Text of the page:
marijuana

Does marijuana use affect mental health? Cato Institute's Dr. Jeffrey Singer and colleagues address just this in a new pre-print of a paper that is undergoing peer review. The preprint can be read on the medRxiv site.
As non-essential businesses were lock-down over the last few weeks, the regulatory line between essential and non-essential got fuzzy. Some essential services are no-brainers, pharmacies, grocery and food markets, logistical systems, and of course, healthcare facilities. Other businesses were not so lucky, involving crowds that could not be effectively physically distanced – movie theaters and gyms come to mind. And then, of course, there are those grey area businesses.
Over the past several years, as marijuana has gone from illegal to recreational, its use among seniors has increased by 700%. We shouldn’t be surprised. After all, those Boomer seniors use to be young when marijuana was less a gateway to hell -- and more a gateway to Woodstock Nation.
According to the CDC, approximately 26 million Americans smoke tobacco daily. In comparison, 14.6 million smoke marijuana every day. In the headlong green rush for dollars -- it's, after all, a $7 billion market in the U.S. -- no one has been able to answer the question of whether all that pot smoking has any ill effects.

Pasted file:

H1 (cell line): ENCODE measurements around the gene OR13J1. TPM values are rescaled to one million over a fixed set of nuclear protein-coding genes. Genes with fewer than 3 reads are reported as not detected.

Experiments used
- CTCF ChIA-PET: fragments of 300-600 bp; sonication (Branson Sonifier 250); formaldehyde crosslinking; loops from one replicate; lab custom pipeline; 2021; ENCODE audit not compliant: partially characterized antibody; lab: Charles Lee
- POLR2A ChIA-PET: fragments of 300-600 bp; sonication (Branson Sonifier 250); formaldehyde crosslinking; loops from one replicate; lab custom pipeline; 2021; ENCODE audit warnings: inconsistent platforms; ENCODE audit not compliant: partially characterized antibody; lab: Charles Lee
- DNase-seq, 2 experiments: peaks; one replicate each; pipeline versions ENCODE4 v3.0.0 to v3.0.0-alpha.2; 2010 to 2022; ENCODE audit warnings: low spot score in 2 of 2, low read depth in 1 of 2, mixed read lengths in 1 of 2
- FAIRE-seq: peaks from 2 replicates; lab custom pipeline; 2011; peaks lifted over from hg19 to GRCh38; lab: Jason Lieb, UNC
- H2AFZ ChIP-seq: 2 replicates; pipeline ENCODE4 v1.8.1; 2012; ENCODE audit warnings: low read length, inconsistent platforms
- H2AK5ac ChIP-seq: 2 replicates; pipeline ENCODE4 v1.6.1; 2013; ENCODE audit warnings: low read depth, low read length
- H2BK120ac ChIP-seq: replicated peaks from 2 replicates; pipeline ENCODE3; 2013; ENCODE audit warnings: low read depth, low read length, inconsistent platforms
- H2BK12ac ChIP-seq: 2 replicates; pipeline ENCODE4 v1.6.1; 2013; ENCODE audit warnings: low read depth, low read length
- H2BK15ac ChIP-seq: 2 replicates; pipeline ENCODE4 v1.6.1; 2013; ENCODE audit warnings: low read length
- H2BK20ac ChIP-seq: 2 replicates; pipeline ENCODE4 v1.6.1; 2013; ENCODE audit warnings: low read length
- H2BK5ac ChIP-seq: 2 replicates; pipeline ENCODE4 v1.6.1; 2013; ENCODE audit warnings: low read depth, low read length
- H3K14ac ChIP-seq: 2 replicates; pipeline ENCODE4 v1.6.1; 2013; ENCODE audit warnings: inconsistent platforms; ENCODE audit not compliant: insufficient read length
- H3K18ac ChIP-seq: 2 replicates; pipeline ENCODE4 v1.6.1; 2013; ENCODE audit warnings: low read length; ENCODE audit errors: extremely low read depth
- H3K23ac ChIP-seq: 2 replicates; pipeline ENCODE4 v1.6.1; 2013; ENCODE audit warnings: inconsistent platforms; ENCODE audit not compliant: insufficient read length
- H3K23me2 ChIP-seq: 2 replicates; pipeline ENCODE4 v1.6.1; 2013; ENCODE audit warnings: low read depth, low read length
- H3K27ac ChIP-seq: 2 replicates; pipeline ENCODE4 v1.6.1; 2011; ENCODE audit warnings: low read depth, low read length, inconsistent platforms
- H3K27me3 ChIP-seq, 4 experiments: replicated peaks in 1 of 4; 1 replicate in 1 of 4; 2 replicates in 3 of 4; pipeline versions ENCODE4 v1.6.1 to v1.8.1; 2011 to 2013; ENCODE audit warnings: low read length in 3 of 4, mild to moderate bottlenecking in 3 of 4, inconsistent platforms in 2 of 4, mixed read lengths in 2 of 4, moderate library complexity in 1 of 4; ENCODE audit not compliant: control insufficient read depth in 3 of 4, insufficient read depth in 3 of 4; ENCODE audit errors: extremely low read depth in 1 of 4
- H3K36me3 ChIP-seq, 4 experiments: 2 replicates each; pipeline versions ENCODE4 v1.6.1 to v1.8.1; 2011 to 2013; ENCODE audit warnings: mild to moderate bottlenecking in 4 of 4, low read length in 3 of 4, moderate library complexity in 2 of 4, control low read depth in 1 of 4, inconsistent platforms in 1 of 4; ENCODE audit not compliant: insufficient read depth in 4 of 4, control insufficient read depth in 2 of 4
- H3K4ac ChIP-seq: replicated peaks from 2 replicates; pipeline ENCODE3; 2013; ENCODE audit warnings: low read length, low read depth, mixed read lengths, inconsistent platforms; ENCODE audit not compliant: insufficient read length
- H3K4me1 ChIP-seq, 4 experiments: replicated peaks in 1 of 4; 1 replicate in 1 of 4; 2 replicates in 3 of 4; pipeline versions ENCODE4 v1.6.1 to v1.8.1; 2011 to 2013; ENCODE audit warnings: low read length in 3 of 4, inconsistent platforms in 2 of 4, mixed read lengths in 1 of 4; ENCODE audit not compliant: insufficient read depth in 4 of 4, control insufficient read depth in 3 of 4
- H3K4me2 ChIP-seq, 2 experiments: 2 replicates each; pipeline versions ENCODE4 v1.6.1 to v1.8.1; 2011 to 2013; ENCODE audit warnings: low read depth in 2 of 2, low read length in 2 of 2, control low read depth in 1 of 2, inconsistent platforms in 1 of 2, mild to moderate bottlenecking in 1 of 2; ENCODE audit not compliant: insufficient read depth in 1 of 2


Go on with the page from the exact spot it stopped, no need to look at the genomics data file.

Rarely does a week go by without some rather strange stories emerging about science and medicine. This past week was no exception.
As a society, we have done a good job stigmatizing the completely unacceptable behavior of driving under the influence of alcohol. But because marijuana has been destigmatized, people are driving while high. It's time to take action.
Here's a chemical scare: marijuana will cause men to grow boobs. Unlike most chemical scares, this one is scientifically plausible and probably real, something CNN.com just wrote about. Will Victoria's Secret's business model now expand to include what "Victor" might need?
One of the arguments against the legalization of marijuana is that more teenagers will end up using it. But data show that teenage use of cannabis decreased after legalization.
The mystery of vaping deaths widens. What is going on? Let's ask Steve. We go back a long way, so when a tricky chemistry problem comes up we like to fire off an email, to pick his warped brain. Often he is right on the mark.
It shouldn't really be a surprise when this California city, which doesn't have a clue about the importance of public health, implements a policy that will help kill people.
It's time to take a look at the newest gold rush. The one not related to sustainable energy, but to the cannabinoids: THC and CBD.
Different people respond to cannabis in different ways, making a blood THC level difficult to legislate.